Likewise, we have successfully launched a campaign to raise nearterm operating funds for the three new education centers built with funds from Measure T. You, our donors and partners, have kept us moving forward, no matter what. Thank you all, on behalf of Hartnell College, our students and the communities we serve. Sincerely,

JACKIE CRUZ Vice President of Advancement & Development & Executive Director of the Hartnell College Foundation


Connect. Grow. Catalyze.



KURT GOLLNICK Past President


SUSAN BLACK Vice President








DR. PABLO ROMERO Vice President





RAÚL RODRÍGUEZ, PH.D. Interim Superintendent/ President


AURELIO SALAZAR JR. Board of Trustees JACQUELINE CRUZ Vice President Advancement and Development


In the 2019-20 academic year, Hartnell College and the Hartnell College Foundation awarded 946 scholarships, totaling $1,232,987.



KERRY VARNEY Vice President


Report to the Community | Foundation











$1,220,552 GOVERNMENT


$912,123 $593,927

$603,527 OPERATING







TOTAL: $4,369,131

TOTAL: $4,262,732

2019-24 Funding Plan Seeks $30.5 Million THE HARTNELL COLLEGE Governing Board

and ultimately raised $45 million.

adopted the President’s Task Force Funding

The new five-year plan was developed

Plan for 2019-24 on Aug.11, 2020, setting in

by community leaders and campus

motion a strategic effort to raise and invest

representatives, working with the Hartnell

$30.5 million in private funds for the greater

College FoundatIon Board of Directors. It

good of the Salinas Valley.

included Governing Board Trustee Candi


Agriculture Business & Technology Institute student internships - $1 million

and Alfred Diaz-Infante.


Nursing & Allied Health expansion and new center - $4 million

Over the course of three meetings in


Computer Science Bachelor’s Degree Program in 3 Years (CSin3) - $2.6 million


NASA Aerospace Academy and Coding for Salinas Valley Youth - $1.07 million


Hartnell College and Grower-Shipper Foundation Educational Fellowship - $20,000

as competitive grants.


Scholarships for Hartnell College students $1.3 million

Their work was guided by the question:


Salinas Valley Promise program support $2.7 million


Agriculture & Business Technology Institute student leadership and outreach - $680,000


Athletics - $2.17 million

DePauw and was co-chaired by Kurt Gollnick

February and March 2020, the task force ranked needs identified by students, staff and faculty based on what they felt would attract the most funding support over the next five years. That support may come from Paulette Bumbalough, retired dean of the King City Education Center (left); Harry Wardwell, vice chairman of retail banking for Rabobank in Salinas; and Pete Delgado, CEO of Salinas Valley Memorial Healthcare System join in a smallgroup discussion during a President’s Task Force meeting on Feb. 26, 2020.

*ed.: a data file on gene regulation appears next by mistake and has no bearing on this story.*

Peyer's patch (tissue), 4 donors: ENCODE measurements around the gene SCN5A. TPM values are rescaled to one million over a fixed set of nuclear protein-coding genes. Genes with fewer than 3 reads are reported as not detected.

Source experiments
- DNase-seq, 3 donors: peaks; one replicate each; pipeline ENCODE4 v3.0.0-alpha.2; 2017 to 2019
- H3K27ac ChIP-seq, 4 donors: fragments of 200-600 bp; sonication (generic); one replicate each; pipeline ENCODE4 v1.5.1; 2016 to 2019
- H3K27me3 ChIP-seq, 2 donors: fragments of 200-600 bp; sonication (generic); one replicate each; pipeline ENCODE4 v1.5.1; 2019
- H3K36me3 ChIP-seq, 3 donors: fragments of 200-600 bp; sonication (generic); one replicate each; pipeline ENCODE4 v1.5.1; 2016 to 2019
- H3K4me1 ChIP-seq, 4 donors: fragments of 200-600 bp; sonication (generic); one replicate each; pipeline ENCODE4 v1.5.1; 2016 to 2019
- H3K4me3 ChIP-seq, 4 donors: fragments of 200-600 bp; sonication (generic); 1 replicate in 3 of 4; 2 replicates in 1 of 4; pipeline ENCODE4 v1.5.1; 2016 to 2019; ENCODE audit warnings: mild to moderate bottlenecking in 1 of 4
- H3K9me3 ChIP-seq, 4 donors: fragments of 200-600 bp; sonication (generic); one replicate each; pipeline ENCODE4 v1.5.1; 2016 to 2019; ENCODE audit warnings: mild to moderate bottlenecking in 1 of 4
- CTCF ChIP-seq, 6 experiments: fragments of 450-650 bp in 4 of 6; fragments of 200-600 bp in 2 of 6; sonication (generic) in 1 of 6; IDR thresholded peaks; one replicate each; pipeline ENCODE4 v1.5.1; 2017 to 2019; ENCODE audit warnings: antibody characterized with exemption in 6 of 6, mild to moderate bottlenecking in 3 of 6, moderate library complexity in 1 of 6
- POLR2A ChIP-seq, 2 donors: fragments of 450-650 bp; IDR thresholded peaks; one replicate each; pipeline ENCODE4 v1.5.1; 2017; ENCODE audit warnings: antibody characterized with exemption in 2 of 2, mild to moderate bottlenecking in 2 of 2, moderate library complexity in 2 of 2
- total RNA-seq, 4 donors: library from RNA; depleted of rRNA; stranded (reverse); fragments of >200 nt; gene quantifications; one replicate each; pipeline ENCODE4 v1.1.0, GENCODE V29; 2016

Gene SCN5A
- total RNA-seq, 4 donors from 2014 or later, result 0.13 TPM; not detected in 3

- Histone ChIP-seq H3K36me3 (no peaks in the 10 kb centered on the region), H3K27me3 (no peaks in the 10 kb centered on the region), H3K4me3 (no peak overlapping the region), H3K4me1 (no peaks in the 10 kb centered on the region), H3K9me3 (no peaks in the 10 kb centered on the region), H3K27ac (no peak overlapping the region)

Jackie Cruz, vice president of advancement and development, described it as a “comprehensive assessment of innovation ideas and vision for meeting the strategic priorities of Hartnell College.” The previous President’s Task Force plan, for


business, individuals and foundations, as well

“How can Hartnell College best nurture the prosperity of the Salinas Valley economy and the lives of its residents?” The top 15 needs were folded into six funds that are linked to the college’s overall 2019-


Funds for the Arts: Creative Skills for the Modern Workforce and a Thriving Community $2.6 million

24 Strategic Plan.

2012-17, had an initial goal of $14.2 million 49

Land Gift Among Andy Matsui’s Many Legacies

The property’s estimated value in excess of $20 million makes it the largest gift to a single California community college. Matsui, born into a traditional Japanese farm family, immigrated to California in 1964 with his wife, Yasuko (“Mary”), and the first of their four children. The Matsuis established their own nursery outside Salinas in 1969 and moved into orchid production in the mid1990s. They pioneered sale of potted orchids in grocery stores and became one of the world’s largest potted orchid growers.

Andy and Mary Matsui accept the Transformational Philanthropic Award from then superintendent/president Dr. Willard Lewallen on Nov. 2, 2017. At left is then Hartnell Governing Board president Manuel Osorio, and at right is the Matsuis' daughter Teresa Matsui and her husband, Walter Schneider.

The Matsuis' historic land gift awaits sale and development for new housing, expected within the next several years. Farm rental income from the property continues to fund scholarships for the CSin3 program.


Bay. That groundbreaking initiative, begun

mourned the loss of floral entrepreneur and

in 2013, is acclaimed for its success in

philanthropist Toshikiyo “Andy” Matsui, who

graduating women and minority students,

passed away Dec. 11, 2020, at age 85.

who have long been underrepresented in computer science and other STEM-related

Matsui was a multimillion-dollar founding


scholarship donor to the Computer Science in 3 (CSin3) program, a degree partnership

In 2017, the Matsui Foundation gifted 215

between Hartnell and Cal State Monterey

acres of northeast Salinas farmland to the Hartnell College Foundation.


Report to the Community | Foundation